After they tell you how to best confront them, Goulston suggests, say, “This is too important for me to not get exactly what you told me, so what I heard you say is (repeat exactly what they said). Is that correct?” Then wait for them to tweak it or to confirm that you got it right, which he says deepens their commitment. “The best part of this approach is that you will be able to bring up this conversation when you need to confront your subordinate by saying, ‘If you’ll remember, we had a conversation where you told me the best way to bring something up to you when you haven’t followed through is (what they said), which I need to do now, because I need to get you back on track.’”
That benefits your own comfort level with giving negative feedback, too. “Having a way to confront people will cause you to do it sooner rather than delaying,” he says.
Effective and honest feedback means that managers need to develop good listening skills. “This includes what we call the ‘three curiosity skills’ of being present to absorb what is said in the dialogue; listening with an open, nonjudging approach, focused on what the person is saying about how they will complete the delegated work; and asking open questions to gain clarity and support the other person so there is mutual understanding about the work to be undertaken,” says executive coach Kathy Taberner, coauthor of The Power of Curiosity: How to Have Real Conversations That Create Collaboration, Innovation, and Understanding (Morgan James, 2015). That lets the manager feel more comfortable about relinquishing control and trusting the worker. “This approach shifts the responsibility and accountability to the delegatee, supports their learning, and messages that the delegator believes in them and their abilities,” she says, “all of which supports employee development, resilience, and engagement, as it messages that the delegator believes in the delegatee.”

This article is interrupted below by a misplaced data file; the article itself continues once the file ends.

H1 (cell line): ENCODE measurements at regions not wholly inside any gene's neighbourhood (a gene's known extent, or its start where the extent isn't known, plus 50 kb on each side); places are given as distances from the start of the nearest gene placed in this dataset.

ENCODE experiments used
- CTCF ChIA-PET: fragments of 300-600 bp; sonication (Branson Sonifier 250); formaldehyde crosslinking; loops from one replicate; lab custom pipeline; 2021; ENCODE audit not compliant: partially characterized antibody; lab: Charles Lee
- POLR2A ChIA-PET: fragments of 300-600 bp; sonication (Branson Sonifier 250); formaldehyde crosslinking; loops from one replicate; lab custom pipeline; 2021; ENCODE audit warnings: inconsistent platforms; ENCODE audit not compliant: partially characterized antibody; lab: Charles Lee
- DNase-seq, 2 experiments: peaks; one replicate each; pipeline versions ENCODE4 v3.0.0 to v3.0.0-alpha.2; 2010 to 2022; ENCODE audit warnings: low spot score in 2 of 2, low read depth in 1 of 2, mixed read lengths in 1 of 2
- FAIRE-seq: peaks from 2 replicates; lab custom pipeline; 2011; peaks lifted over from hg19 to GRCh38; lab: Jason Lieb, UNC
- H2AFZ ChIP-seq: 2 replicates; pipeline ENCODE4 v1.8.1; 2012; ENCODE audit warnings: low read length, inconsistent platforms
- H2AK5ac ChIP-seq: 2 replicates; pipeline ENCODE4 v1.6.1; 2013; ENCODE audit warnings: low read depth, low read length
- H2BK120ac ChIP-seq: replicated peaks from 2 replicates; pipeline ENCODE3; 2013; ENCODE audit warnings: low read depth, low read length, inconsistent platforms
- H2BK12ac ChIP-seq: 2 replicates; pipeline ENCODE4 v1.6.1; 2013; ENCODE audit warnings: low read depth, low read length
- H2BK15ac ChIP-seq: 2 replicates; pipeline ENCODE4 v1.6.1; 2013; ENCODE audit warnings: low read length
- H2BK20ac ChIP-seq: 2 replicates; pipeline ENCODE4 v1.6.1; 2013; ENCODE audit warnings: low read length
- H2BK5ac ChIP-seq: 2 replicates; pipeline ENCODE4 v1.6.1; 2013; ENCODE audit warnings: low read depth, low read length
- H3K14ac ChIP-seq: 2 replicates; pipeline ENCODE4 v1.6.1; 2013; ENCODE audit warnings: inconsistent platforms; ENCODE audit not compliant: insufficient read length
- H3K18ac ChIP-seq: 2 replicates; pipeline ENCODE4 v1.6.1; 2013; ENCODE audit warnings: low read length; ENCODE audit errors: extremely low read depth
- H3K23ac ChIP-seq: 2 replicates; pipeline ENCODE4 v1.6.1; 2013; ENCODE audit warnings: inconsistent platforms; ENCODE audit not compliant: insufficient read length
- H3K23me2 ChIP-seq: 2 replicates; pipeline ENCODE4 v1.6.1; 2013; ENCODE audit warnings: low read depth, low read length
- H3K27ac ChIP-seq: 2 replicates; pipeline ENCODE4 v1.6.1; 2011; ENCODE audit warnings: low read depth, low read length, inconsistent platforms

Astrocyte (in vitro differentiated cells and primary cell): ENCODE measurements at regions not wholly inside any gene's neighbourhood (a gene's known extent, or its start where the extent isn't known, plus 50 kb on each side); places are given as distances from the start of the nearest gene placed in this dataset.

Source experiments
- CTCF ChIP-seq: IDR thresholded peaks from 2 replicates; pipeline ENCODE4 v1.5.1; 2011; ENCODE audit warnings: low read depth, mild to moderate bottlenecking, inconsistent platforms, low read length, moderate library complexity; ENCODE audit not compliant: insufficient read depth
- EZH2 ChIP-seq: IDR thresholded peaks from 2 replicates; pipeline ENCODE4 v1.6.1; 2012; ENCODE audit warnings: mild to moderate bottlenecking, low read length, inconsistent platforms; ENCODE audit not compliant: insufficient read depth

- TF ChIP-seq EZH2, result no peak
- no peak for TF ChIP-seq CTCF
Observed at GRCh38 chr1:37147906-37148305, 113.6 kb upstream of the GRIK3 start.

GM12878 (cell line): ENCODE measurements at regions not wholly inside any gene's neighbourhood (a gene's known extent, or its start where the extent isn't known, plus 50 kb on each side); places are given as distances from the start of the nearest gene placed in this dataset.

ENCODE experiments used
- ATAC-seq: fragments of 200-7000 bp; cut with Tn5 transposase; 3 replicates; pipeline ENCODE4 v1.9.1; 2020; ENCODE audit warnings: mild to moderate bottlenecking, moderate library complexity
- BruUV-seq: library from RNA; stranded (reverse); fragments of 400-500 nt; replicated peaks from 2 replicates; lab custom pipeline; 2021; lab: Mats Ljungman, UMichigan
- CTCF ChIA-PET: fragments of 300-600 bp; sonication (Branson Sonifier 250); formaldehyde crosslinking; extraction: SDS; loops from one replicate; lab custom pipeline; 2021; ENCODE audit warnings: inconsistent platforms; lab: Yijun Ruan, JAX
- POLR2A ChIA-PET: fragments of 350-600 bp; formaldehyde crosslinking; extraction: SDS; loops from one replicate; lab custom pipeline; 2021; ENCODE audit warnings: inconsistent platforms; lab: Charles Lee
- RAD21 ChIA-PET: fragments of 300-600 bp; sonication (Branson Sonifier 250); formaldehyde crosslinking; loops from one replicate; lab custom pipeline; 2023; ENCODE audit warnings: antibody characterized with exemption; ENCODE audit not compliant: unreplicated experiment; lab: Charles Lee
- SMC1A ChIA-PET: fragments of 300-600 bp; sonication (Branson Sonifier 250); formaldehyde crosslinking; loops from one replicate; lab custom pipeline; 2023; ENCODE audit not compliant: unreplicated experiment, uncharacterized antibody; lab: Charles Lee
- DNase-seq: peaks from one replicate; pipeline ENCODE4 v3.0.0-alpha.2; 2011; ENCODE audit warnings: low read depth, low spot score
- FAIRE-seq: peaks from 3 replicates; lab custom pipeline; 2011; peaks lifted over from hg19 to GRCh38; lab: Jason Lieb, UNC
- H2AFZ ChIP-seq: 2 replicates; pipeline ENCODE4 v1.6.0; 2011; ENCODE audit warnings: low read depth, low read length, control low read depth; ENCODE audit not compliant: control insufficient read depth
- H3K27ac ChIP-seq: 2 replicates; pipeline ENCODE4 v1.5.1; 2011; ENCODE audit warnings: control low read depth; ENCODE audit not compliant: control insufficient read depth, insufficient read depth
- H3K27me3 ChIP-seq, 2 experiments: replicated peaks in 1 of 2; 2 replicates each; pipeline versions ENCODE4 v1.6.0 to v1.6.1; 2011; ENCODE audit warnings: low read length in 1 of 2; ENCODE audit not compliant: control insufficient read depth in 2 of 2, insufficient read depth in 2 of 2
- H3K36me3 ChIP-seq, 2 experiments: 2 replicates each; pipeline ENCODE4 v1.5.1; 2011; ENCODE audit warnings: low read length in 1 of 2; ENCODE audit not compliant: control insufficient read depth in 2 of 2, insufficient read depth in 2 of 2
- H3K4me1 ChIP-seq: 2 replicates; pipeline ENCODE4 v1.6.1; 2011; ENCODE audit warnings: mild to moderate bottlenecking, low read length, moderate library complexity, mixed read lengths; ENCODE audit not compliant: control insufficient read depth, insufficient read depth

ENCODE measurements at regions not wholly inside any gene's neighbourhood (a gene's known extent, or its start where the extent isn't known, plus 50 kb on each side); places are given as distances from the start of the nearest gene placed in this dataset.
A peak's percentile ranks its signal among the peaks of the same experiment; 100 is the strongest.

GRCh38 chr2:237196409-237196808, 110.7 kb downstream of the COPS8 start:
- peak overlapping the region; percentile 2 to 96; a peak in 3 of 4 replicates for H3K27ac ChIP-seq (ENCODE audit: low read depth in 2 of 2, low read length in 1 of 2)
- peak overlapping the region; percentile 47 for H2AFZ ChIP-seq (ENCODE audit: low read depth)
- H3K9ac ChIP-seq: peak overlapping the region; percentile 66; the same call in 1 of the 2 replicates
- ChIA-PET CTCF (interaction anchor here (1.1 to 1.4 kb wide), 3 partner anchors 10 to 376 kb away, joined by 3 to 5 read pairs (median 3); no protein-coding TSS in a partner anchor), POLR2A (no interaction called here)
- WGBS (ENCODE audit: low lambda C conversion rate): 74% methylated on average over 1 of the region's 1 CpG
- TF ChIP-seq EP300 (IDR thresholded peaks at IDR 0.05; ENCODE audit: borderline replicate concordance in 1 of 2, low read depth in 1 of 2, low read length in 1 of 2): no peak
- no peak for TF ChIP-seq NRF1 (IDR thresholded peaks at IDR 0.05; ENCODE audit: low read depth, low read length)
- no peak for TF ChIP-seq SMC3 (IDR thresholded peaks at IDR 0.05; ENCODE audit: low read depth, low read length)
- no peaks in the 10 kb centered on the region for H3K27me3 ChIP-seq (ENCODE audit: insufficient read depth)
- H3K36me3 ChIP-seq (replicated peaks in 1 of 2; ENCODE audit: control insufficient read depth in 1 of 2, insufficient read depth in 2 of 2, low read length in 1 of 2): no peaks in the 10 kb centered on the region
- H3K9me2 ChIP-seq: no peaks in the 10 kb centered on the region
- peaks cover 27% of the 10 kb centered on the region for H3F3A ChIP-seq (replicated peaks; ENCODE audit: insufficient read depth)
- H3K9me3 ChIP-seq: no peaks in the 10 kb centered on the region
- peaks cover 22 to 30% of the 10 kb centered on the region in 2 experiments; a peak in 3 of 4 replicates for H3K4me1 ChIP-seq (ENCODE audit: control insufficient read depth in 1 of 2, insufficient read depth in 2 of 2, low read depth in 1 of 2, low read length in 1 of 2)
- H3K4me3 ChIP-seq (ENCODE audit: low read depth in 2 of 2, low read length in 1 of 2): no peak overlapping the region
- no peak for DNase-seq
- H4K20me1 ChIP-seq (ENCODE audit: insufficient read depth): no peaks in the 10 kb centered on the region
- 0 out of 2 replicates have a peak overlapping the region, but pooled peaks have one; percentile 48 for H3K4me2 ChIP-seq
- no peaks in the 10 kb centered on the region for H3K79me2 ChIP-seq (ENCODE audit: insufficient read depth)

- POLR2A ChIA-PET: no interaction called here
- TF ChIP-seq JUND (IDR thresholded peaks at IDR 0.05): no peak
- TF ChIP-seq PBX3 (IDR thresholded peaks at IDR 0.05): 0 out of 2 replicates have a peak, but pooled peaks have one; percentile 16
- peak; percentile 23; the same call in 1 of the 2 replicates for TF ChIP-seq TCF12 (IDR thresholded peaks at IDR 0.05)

There’s a certain kind of altitude when a manager delegates tasks to people in the same knowledge domain. A programming team lead almost certainly spent some years as a programmer before she was promoted into management. She understands what junior team members are going through, including the questions a programmer hasn’t thought to ask yet. And because team members start with an assumption that the boss knows more than they do, it is easier to give and get feedback. At a minimum, everyone shares a common language to describe problems and solutions.
It’s not always that easy.
One thorny issue is how to supervise someone who knows more about the topic than you do. Perhaps you’re a hardware expert and you hired a software consultant. Maybe you’re the CEO of a manufacturing business, and you brought in a social media director. Or you’re a marketing expert who needs someone on the software development team to add just one tiny little feature to the company website; that should be easy, right?
It’s really difficult to assign tasks to people who are more expert than you are—in part because you have to trust that they do know more than you do, and you feel powerless to judge their expertise. If you personally have never written a line of code, you honestly don’t know if the web developer you hired has the skill to do the job. (Maybe that one little thing is easy; maybe it isn’t. How do you know?) He may say he is an accomplished developer—he may even believe it—but it’s difficult to trust that you’ll get the result you want when you aren’t even sure how to articulate your needs. The all-too-common result is micromanagement, in which you oversee every little thing in order to measure the results against your (often unspoken) internal vision.